The research offers critical policy relevant insights for China given its rapidly ageing society. Although many policy discussions are taking place and the importance of promoting active ageing is well understood in China, Central government and local communities should be investing more resources in identifying effective evidence-informed policies to promote active and healthy ageing among its older population.

In our view, this ambition requires development of a high-quality and independent comparative evidence base, and using it for mutual learning and to highlight good practices across countries. Such evidence-informed policies will ultimately help individuals and countries improve the quality of life and wellbeing of older populations.

Since the strength of the AAI is in its comparative analysis of multiple countries, we have also undertaken work towards the construction of the AAI for South Korea, another East Asian country where the speed of ageing is rapid. The AAI results for China have been compared with South Korea as well as with the average across the EU countries to better appreciate the situation in China, for mutual learning and to point to strengths and weaknesses of its policies in the pursuit of active and healthy ageing.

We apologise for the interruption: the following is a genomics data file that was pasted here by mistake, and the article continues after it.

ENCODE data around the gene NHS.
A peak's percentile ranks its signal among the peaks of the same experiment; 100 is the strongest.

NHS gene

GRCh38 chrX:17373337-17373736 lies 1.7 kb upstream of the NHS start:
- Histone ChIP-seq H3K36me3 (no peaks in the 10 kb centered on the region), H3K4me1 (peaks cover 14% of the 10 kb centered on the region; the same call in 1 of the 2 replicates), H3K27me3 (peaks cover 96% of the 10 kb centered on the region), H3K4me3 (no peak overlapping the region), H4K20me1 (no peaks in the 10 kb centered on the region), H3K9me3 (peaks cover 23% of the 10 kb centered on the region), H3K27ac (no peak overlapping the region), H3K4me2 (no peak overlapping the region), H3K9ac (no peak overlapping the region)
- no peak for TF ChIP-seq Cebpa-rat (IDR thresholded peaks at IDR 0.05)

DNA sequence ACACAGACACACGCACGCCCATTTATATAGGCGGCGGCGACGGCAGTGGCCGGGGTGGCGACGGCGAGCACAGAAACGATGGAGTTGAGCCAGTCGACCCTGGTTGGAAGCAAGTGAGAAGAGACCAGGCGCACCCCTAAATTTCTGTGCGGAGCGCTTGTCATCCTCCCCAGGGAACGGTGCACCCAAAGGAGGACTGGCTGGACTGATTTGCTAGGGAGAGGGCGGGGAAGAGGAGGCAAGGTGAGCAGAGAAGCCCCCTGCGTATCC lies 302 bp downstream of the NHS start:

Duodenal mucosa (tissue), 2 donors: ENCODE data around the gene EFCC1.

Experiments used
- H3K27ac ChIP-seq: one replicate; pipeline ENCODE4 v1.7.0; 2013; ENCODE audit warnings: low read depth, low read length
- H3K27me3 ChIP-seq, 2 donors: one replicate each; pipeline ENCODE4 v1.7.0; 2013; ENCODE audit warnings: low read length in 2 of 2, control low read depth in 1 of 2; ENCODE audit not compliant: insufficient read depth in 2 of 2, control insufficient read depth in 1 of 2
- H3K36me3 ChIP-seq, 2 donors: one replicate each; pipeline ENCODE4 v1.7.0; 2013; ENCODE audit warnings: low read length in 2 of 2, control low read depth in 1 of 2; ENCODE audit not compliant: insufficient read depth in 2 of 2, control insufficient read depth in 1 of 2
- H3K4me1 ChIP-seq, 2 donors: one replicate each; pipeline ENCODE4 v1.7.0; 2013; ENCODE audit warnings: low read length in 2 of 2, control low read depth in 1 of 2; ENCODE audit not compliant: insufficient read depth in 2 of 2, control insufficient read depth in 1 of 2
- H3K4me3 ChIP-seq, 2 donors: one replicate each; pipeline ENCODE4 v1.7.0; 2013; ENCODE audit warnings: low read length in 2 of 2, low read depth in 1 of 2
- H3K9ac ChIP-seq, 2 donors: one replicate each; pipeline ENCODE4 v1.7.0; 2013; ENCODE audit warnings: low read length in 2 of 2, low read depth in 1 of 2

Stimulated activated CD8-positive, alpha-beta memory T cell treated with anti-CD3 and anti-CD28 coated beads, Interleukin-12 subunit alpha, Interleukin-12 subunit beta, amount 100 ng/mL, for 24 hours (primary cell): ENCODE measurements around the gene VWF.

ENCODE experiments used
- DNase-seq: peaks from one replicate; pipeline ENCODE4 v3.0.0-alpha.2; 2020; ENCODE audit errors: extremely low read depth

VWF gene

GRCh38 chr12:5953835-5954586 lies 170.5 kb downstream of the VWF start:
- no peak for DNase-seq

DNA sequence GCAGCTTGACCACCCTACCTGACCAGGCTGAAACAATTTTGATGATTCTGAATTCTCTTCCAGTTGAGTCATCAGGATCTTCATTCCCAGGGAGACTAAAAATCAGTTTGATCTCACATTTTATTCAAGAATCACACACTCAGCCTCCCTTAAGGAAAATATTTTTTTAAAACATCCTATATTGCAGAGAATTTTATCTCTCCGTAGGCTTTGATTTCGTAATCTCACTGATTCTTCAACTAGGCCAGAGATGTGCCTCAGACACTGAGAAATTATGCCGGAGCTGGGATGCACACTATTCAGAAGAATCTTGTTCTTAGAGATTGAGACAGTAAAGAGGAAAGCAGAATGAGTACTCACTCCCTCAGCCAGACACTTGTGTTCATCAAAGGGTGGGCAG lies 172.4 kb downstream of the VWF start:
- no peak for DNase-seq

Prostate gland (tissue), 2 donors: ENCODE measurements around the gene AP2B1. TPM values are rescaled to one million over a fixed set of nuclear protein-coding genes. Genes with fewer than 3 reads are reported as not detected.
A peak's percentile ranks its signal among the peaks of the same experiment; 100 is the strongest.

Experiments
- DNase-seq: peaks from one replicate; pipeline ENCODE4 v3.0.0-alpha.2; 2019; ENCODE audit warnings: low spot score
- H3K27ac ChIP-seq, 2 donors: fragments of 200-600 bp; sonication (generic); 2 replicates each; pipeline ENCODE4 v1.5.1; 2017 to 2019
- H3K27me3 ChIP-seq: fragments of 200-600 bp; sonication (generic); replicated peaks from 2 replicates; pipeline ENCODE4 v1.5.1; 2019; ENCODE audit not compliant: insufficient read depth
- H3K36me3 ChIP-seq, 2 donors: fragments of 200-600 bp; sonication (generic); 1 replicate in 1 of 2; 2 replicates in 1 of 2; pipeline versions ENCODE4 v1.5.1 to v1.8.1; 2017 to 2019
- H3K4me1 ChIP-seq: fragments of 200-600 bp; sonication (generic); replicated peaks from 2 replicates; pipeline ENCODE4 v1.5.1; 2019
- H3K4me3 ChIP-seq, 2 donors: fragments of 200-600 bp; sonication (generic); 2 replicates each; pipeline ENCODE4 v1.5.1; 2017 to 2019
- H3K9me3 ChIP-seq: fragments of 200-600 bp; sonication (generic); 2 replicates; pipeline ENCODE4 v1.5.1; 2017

What does the AAI for China tell us?

The AAI score for China is 37.3, which is slightly higher than the AAI score of Korea (35.4) and even higher than the EU average (33.9). If considered in the ranking together with Korea and 28 EU Member States, China is ranked 7th out of these 30 countries. Thus, on the whole, we can say that China does very well in terms of active ageing of its older population.

When disaggregated by sex, the Chinese male population would rank even higher at 5th, and its female population would rank 9th. There is thus a need for a greater examination of the AAI for the female population in China so that the gender differentiation in the active ageing experiences in China can be better understood. Note that a similar gender

difference also exists in Korea and in the EU countries, especially in the Southern European countries.

The high ranking of China is mainly due to the high rate of labour force participation among older workers in China. Even though the employment rate is lower for older age groups, in the population aged 70-74 still about 34.2% of the male population and 31.7% of the female population are working. It is a unique phenomenon in China, as many older persons continue working on their private lands till late in their lives, most likely as their lifestyle choice. China fares lower in the other domains: ‘Social participation’, ‘Independent living’ and 'Enabling environment' would rank China as 13th, 29th, and 17th, respectively.